Module Code: POU44132
Module Name: Topics: The Military and Politics 2021-22
- ECTS Weighting: 5
- Semester/Term Taught: Semester 2
- Contact Hours: One 90 minute seminar per week. The module is taught primarily through class discussions, not through lectures
- Module Personnel: Lecturer - Dr Jesse Dillon Savage.
On successful completion of this module students should be able to:
- critically evaluate the different theoretical approaches to understanding the role of the military in politics;
- discuss the role of the military in state formation;
- understand how the military influences domestic political developments such as regime change;
- explain the role the military plays in both democracies and authoritarian regimes.
Module learning aims
To build students’ understanding of the relationship between the military and politics. The module will provide students with a detailed understanding of how the military influences politics in a variety of spheres both domestic and international. It will explain the challenge of civil-military relations and the effects that civil-military relations can have on political development.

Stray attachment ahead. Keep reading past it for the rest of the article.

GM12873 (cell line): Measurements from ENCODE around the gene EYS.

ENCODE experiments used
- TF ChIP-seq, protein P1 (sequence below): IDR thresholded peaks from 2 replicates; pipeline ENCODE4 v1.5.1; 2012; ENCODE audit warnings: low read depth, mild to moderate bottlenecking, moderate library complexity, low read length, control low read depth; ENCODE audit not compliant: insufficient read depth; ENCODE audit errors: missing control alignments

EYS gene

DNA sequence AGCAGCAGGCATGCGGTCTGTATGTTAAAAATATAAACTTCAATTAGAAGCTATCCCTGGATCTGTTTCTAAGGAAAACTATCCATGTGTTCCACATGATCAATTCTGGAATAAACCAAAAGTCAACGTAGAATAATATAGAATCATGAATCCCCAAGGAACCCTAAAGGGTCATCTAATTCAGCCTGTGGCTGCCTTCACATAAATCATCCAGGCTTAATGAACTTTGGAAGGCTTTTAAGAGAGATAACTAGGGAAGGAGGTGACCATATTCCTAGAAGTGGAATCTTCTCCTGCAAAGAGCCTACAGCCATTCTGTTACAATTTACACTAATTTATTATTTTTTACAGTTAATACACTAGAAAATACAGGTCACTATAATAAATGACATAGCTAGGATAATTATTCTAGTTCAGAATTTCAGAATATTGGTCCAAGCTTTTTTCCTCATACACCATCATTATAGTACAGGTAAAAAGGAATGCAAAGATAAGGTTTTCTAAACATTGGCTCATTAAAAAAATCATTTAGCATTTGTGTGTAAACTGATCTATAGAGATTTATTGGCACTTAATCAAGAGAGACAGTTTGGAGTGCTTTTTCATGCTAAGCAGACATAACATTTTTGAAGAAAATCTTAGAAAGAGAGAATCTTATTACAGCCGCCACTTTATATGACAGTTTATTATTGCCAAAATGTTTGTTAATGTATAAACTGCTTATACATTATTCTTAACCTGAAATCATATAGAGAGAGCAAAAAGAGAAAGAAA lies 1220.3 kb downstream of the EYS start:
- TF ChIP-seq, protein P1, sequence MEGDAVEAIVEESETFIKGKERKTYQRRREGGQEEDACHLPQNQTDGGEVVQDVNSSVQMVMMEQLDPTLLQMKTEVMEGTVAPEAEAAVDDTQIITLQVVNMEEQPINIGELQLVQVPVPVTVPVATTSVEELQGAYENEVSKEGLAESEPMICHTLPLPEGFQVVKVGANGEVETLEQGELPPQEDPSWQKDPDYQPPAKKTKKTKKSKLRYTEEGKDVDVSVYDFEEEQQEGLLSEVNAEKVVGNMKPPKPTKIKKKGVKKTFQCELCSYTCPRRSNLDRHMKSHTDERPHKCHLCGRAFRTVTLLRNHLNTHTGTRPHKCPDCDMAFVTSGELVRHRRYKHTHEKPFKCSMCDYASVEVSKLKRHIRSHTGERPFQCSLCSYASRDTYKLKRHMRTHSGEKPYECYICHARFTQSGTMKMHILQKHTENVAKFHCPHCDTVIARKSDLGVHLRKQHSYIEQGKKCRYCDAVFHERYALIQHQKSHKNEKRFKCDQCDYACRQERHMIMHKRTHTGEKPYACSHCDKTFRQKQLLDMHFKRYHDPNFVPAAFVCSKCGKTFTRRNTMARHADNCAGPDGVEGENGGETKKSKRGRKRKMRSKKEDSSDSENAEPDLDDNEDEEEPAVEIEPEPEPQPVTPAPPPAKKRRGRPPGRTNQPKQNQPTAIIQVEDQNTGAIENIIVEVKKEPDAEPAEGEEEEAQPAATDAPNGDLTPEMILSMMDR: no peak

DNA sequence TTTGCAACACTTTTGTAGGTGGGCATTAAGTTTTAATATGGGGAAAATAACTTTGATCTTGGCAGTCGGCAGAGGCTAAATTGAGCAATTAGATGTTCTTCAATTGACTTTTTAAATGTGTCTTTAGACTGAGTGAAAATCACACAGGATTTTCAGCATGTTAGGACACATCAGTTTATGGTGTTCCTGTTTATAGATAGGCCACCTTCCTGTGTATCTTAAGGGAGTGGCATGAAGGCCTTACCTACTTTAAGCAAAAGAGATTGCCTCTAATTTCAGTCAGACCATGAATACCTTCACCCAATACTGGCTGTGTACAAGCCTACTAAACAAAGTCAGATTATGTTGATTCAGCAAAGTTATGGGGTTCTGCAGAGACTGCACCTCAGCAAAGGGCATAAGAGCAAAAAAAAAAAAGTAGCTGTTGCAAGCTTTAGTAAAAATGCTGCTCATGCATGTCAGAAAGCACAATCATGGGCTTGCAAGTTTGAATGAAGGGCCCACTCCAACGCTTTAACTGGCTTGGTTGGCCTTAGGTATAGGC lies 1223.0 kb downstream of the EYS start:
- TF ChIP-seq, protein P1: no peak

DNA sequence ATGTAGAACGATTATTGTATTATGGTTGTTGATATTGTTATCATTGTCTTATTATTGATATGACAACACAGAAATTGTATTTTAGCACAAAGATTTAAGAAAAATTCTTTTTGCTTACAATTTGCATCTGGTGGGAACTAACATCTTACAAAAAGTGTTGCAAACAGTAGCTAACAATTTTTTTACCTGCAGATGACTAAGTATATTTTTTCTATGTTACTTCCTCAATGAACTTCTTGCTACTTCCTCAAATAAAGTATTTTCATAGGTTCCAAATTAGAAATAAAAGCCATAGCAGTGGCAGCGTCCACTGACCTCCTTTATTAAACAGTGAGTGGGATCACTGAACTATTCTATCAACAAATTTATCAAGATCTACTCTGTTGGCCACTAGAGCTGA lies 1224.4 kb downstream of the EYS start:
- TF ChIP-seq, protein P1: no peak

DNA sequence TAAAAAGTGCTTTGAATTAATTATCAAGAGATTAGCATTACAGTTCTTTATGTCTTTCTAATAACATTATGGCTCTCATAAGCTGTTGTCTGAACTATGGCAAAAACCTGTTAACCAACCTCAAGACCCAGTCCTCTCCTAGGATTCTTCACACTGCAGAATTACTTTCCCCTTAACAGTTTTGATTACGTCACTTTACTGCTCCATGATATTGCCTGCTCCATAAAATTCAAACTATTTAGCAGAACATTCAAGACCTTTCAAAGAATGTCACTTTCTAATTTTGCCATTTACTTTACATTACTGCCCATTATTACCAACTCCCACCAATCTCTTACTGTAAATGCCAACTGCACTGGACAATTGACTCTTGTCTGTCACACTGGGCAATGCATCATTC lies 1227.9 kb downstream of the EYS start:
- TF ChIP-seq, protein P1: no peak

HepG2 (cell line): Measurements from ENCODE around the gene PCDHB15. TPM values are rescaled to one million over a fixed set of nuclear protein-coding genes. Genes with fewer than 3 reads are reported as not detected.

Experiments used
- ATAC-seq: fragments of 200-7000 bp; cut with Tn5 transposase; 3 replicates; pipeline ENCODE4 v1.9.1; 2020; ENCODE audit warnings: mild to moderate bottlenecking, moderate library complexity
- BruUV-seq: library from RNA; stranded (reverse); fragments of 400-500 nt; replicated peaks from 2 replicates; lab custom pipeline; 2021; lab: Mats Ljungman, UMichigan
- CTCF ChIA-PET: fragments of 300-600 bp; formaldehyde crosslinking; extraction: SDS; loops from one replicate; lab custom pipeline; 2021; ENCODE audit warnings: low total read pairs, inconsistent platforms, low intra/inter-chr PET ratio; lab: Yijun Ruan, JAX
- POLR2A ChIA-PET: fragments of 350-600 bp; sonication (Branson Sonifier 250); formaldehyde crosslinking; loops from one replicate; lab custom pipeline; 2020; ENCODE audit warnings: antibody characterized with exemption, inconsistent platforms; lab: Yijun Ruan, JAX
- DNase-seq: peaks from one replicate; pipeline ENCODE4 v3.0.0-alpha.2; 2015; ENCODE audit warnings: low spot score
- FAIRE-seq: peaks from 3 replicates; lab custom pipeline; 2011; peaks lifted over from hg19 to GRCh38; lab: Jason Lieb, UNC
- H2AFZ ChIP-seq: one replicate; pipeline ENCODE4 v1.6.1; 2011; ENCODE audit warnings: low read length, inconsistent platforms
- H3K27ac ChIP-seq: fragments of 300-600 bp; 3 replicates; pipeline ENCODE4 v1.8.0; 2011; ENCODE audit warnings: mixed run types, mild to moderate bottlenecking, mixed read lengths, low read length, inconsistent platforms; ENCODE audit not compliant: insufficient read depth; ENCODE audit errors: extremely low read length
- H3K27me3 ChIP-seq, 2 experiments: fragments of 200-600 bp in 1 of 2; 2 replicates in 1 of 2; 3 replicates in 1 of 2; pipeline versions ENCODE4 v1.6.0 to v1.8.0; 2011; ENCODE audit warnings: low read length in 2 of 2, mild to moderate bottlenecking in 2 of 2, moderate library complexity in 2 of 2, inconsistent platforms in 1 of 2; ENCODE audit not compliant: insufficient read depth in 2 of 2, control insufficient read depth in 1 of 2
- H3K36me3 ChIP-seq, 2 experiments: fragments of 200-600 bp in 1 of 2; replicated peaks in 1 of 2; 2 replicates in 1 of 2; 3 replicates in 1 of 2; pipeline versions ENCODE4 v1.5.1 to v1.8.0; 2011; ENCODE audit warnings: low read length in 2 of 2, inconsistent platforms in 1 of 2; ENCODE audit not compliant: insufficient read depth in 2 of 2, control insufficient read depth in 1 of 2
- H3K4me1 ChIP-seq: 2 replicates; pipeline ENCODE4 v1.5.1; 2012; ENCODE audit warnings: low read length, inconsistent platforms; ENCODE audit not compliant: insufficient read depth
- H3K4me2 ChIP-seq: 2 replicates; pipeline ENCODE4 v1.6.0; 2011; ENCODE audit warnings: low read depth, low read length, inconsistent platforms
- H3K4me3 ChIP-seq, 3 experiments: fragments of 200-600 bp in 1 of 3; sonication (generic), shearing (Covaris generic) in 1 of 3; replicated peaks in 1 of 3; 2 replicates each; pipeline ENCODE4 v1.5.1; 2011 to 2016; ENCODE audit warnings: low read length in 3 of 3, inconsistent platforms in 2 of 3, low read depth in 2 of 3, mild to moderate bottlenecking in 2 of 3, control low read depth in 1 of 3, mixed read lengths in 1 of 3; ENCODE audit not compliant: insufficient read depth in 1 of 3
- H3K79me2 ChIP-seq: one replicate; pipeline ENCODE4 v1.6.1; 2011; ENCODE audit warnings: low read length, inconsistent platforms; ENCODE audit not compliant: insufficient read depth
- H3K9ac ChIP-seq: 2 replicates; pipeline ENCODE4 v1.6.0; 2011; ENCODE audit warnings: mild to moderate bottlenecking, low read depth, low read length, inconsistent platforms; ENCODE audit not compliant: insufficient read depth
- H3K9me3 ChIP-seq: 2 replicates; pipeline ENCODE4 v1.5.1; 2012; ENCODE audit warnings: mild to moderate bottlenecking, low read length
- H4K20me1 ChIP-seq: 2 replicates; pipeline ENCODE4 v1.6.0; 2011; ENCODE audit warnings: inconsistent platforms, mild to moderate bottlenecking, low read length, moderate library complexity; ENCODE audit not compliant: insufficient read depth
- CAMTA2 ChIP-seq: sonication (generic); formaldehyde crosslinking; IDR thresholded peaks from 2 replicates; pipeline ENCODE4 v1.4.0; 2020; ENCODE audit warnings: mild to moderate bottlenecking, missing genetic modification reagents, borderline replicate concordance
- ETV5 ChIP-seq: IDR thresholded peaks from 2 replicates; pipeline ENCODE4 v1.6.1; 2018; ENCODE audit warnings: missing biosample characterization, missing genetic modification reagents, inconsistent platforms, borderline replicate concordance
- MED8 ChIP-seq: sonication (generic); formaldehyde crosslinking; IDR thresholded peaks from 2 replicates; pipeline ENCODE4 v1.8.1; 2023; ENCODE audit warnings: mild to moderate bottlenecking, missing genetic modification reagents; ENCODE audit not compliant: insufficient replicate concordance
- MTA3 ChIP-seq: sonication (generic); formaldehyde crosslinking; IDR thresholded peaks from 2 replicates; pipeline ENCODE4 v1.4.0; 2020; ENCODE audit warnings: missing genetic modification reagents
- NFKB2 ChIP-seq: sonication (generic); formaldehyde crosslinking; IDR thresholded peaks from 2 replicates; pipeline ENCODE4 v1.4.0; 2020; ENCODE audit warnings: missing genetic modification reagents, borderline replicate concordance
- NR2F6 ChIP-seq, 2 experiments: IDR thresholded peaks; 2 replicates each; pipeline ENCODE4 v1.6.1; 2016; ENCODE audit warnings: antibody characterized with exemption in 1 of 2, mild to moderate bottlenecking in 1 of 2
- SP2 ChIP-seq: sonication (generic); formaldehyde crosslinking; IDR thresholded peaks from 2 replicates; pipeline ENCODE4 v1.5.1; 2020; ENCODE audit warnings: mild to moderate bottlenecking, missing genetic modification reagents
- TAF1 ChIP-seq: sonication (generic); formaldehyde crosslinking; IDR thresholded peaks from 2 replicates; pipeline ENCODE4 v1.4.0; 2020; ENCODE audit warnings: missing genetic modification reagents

The module studies the role of militaries in politics. One of the key strategic dilemmas raised by the military is that an organization that has the power to protect a polity from external threats has the potential to threaten the polity itself. The goal of this module is to help understand how this dilemma has been resolved in a variety of contexts. It explores the role that the military played in state formation, how civilian control over the military is institutionalised or breaks down, how the military affects domestic competition and conflict, and how the military can affect foreign policy. These issues are examined cross-nationally, including developing and developed countries, democracies and non-democracies.
Recommended reading list
Detailed readings will be given in the module handout. Key readings:
- Huntington, Samuel P. The Soldier and the State; the Theory and Politics of Civil-Military Relations. Cambridge: Belknap Press of Harvard University Press, 1957
- Singh, Naunihal. Seizing power: the strategic logic of military coups. JHU Press, 2014
- Talmadge, Caitlin. The Dictator's Army: Battlefield Effectiveness in Authoritarian Regimes. Cornell University Press, 2015